What is the secret to becoming a success in the business world? How did four separate women, immigrate to a new country with a new language and an entirely different culture and make it in light of the many challenges they faced? What advice can they offer to new olot (Hebrew for immigrant women) who are planning on making Aliyah to Israel? I have had the tremendous privilege of getting to know these four enterprising women – all part of the food industry in different ways. They are my friends well as my inspiration. And they have agreed to share their stories (and some great recipes) with you.
Jazzie Morgan hails from Daufuskie, South Carolina, a small island off of the coastal mainland, only accessible by ferryboat. In 2016, during her junior year of college in Charleston, SC, she attended a study abroad program in Israel, “The Nachshon Project”. After returning to the US and completing her undergrad degrees in Psychology and Jewish Studies, she decided to make the big leap – leaving all her family and friends behind to immigrate to Israel. Jazzie was already fluent in Hebrew, a decided advantage for her, and she enrolled in Machon Schechter in 2018 to get her Masters in Talmud and Communal Leadership. While in school, she worked many hours for a non-profit organization.
Upon graduation, this bubbly, young redhead plunged headfirst into the Jerusalem business world, starting JLM Social, a full-service agency helping small businesses build their social media presence as a manager, consultant and coach. But this is only one of her “jobs.” You see, Jazzie also has a strong internet presence with her blog and her Instagram site, ‘The Israel Bites.’ She had been blogging and Instagramming her way through college with Charleston Bites, which grew to an impressive following; so this new endeavor came naturally to her. Her presence can also be found on Facebook, Pinterest, and Tumblr.
Jazzie has Celiac Disease, a chronic immunological disorder that is triggered when gluten is eaten. For some, like Jazzie, eating even the tiniest bit of gluten can become life-threatening. She must be impeccably careful – not only to avoid those foods, but to avoid anything that even comes in contact with a product containing the substance (found in almost everything). Cross-contamination is a real issue for people with celiac. So she set out to find not only food, but good food that was gluten-free. That meant scouring supermarkets for available options: restaurants, cafes, bakeries throughout Jerusalem and all of Israel.
It was here that Jazzie Morgan found her niche. When she first arrived in Israel in 2016, there was absolutely nothing available in English that could help people suffering from celiac navigate the food world here. She saw a need, and immediately strove to develop this niche market through engagement with social media. She regularly posts her adventures in this new country… from finding and trying new foods and beverages (the iconic Aroma Coffee, cafe and restaurant here, uses gluten powder in their ice coffee drink); taking exciting day trips throughout the country; apartment hunting; her adopted pet rabbits; and of course the gluten-free world in Israel. All are accompanied by mouth-watering photographs from the restaurants, shuks, coffee houses, wineries, and even street food stands she visits. She also includes what foods and establishments cater to the strictly Kosher market. Because of this, she has quickly rocketed to success.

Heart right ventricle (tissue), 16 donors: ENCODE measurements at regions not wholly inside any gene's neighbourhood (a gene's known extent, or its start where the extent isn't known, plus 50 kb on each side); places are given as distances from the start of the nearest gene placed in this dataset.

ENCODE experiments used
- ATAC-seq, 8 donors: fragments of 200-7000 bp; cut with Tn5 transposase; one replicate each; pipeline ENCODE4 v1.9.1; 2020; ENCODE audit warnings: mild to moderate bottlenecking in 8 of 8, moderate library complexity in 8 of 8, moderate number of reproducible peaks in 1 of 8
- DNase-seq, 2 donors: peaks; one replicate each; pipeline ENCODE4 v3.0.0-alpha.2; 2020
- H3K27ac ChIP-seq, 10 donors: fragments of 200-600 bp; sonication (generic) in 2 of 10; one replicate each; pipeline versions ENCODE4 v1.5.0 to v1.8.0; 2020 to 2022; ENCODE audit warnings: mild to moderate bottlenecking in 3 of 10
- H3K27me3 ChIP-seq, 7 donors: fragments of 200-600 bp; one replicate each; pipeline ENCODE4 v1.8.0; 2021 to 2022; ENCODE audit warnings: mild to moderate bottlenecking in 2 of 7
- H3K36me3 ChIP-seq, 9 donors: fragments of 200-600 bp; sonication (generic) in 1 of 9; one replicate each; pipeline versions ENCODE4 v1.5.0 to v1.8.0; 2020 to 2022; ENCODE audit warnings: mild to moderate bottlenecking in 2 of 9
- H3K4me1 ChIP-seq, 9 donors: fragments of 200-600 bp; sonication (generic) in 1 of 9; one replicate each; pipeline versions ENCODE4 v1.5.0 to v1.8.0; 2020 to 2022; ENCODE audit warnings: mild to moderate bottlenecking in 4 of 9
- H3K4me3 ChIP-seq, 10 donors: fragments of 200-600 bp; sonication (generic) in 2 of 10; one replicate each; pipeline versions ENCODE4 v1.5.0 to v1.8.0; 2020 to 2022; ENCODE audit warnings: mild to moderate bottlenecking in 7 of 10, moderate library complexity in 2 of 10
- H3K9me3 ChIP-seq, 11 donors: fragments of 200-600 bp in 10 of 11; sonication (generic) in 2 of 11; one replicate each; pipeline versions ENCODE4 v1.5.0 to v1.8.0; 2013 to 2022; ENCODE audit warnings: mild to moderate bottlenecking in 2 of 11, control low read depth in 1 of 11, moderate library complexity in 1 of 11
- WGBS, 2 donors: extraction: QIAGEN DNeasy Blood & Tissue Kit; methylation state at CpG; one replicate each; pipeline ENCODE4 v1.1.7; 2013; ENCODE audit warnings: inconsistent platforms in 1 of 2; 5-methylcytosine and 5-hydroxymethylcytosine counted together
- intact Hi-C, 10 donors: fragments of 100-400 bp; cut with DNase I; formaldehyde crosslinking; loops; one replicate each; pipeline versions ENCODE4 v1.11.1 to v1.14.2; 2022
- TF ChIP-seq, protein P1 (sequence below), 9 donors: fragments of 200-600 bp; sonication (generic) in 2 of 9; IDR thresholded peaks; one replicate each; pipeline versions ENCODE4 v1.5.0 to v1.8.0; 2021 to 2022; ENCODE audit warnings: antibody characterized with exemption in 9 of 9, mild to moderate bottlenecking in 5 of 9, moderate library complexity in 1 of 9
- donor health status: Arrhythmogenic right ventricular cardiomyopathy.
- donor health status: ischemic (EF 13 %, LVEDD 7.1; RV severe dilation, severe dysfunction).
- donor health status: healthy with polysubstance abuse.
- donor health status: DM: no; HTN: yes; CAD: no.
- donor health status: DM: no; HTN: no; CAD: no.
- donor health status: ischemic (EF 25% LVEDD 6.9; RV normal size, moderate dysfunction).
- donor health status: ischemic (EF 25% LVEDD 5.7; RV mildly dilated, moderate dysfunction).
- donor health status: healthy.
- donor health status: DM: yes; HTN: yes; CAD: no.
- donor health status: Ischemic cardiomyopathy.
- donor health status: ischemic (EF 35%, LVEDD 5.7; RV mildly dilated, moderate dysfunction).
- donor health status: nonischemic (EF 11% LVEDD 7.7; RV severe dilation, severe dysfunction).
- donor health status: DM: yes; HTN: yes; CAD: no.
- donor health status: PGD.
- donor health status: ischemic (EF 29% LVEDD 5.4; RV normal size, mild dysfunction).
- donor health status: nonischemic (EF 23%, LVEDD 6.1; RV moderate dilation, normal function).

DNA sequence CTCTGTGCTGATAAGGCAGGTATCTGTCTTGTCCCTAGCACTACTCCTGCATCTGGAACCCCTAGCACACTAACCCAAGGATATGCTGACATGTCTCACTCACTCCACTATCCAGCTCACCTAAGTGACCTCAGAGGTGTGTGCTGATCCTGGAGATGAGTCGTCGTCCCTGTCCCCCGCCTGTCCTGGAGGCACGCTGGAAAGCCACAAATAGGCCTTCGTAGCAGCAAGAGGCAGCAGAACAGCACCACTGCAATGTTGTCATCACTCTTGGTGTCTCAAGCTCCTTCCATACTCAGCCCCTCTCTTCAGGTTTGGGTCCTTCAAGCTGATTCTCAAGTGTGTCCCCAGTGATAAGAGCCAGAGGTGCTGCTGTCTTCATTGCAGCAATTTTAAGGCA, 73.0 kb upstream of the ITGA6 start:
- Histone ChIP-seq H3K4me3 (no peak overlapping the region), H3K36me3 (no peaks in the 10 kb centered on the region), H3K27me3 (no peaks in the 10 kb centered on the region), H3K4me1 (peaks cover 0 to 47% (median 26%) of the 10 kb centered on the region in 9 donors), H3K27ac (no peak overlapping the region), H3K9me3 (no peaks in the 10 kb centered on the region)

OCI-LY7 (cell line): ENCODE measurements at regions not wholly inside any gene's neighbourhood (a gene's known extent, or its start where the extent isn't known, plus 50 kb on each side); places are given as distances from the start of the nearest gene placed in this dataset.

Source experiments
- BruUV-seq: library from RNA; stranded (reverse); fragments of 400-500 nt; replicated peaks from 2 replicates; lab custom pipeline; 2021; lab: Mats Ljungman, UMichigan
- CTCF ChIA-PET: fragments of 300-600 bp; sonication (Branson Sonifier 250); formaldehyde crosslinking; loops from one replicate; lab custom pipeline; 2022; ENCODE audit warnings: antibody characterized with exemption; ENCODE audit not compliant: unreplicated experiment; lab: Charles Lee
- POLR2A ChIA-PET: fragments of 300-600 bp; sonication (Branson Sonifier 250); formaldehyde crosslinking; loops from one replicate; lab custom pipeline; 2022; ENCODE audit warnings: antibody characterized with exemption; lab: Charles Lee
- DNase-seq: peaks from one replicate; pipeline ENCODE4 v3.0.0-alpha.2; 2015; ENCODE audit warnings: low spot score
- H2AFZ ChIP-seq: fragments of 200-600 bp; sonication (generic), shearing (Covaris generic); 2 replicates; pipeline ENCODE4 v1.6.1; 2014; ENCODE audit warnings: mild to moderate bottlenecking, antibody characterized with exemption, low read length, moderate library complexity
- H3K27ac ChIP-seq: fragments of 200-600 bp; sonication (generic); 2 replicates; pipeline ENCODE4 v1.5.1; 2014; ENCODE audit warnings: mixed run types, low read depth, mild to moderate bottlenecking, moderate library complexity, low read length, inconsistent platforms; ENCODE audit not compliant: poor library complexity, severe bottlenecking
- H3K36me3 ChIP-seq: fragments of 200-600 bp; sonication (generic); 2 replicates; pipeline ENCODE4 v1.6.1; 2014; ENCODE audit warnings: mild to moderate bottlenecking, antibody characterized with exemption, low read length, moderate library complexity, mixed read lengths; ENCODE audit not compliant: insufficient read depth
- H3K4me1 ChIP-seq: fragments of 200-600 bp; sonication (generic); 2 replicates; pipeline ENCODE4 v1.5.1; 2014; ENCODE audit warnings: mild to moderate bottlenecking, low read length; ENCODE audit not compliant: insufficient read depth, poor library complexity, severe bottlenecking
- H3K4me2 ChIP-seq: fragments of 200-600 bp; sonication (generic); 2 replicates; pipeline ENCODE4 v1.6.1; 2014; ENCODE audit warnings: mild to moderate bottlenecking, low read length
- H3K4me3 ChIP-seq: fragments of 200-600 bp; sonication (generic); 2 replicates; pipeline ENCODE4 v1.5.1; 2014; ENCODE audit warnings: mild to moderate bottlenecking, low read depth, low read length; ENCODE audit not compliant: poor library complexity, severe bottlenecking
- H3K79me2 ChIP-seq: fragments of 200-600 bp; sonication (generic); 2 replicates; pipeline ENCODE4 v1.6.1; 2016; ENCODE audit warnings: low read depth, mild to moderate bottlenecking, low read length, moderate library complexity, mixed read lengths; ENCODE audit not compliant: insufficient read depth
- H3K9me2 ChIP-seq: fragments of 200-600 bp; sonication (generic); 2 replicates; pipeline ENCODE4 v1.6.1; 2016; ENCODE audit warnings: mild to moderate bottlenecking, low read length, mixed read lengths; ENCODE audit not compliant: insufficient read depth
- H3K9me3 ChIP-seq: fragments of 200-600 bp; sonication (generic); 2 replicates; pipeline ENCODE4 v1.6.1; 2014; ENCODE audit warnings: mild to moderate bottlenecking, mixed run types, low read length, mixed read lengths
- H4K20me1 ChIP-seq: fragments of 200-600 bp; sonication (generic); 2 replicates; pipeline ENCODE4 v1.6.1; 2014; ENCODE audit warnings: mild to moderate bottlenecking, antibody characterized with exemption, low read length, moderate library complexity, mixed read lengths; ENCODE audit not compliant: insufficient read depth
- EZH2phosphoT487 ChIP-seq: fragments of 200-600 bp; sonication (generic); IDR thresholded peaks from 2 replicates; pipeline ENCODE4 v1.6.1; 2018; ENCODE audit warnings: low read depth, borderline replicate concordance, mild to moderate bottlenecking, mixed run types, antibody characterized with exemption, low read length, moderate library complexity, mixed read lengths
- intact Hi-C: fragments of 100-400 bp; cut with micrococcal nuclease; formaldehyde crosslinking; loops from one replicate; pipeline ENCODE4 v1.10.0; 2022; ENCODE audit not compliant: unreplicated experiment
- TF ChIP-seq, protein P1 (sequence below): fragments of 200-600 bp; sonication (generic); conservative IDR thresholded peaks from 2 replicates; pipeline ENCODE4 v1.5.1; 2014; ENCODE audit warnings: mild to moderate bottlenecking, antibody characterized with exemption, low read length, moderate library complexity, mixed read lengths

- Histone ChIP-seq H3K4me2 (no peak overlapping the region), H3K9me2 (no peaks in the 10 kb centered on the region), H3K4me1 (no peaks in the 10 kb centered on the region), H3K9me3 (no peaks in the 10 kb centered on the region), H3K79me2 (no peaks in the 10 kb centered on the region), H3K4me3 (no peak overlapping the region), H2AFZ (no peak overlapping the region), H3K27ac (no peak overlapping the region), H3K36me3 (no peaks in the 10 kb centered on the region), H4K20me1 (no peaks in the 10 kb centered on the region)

If you read or watch nothing else of Jazzie’s, you absolutely must go to her Instagram site. In the little bubble under her bio, find “Bubby in IL.” It’s poignant – and UPROARIOUS!!!! I can watch this account of her grandparents’ visit millions of times and still laugh my tuchus off. Her stories take you along with her and you’ll laugh, you’ll cry and you’ll learn a lot about Israel, the culture, the places, as well as the food. And this was how I, too, first fell in love with Jazzie Morgan.
I asked Jazzie the secrets to her success, and she replied with several things. First of all, she found a niche that did not previously exist, offering something that no-one else had done. She gives everything she does in life her all, and never gives up or takes no for an answer. “You have to be your own advocate here,” she says. “A lot of people just give up when they are not successful at first, but you have to learn from any mistakes and just keep going.” It takes both consistency and commitment. To keep her presence on social media authentic, Jazzie does not take any paid sponsorships. It’s all based on her own research and opinions.
Her favorite foods? “Definitely the Green Shakshuka at Cafe Naadi in Jerusalem!! It’s the perfect blend of crunchy kale, salty feta cheese and runny egg in this amazing cream sauce. And of course, it’s all gluten-free” With all of the work she puts into maintaining both JLM Social and her Israel Bites, she still finds time to volunteer, putting on cooking programs and workshops for people with special needs. Even though she’s only in her twenties, Jazzie has no regrets. Israel Bites is way beyond its goals. “When I have parents writing me from outside the country thanking me for what I do because their child is coming to do army or studies or special service in Israel and can’t be around gluten, I know I’ve succeeded. I have everything I ever wanted.”